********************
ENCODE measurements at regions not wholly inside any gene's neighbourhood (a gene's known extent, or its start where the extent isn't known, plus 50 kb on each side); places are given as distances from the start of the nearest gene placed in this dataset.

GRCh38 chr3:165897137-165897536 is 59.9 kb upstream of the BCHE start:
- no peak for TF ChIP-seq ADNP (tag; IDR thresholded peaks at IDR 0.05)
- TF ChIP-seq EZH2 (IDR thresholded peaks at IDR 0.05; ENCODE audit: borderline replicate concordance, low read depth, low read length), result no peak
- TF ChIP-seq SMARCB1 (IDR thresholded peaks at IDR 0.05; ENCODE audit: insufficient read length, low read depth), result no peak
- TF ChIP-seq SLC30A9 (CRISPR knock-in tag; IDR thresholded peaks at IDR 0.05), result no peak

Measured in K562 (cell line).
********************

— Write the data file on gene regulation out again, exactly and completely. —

ENCODE measurements at regions not wholly inside any gene's neighbourhood (a gene's known extent, or its start where the extent isn't known, plus 50 kb on each side); places are given as distances from the start of the nearest gene placed in this dataset.

GRCh38 chr3:165897137-165897536 is 59.9 kb upstream of the BCHE start:
- no peak for TF ChIP-seq ADNP (tag; IDR thresholded peaks at IDR 0.05)
- TF ChIP-seq EZH2 (IDR thresholded peaks at IDR 0.05; ENCODE audit: borderline replicate concordance, low read depth, low read length), result no peak
- TF ChIP-seq SMARCB1 (IDR thresholded peaks at IDR 0.05; ENCODE audit: insufficient read length, low read depth), result no peak
- TF ChIP-seq SLC30A9 (CRISPR knock-in tag; IDR thresholded peaks at IDR 0.05), result no peak

Measured in K562 (cell line).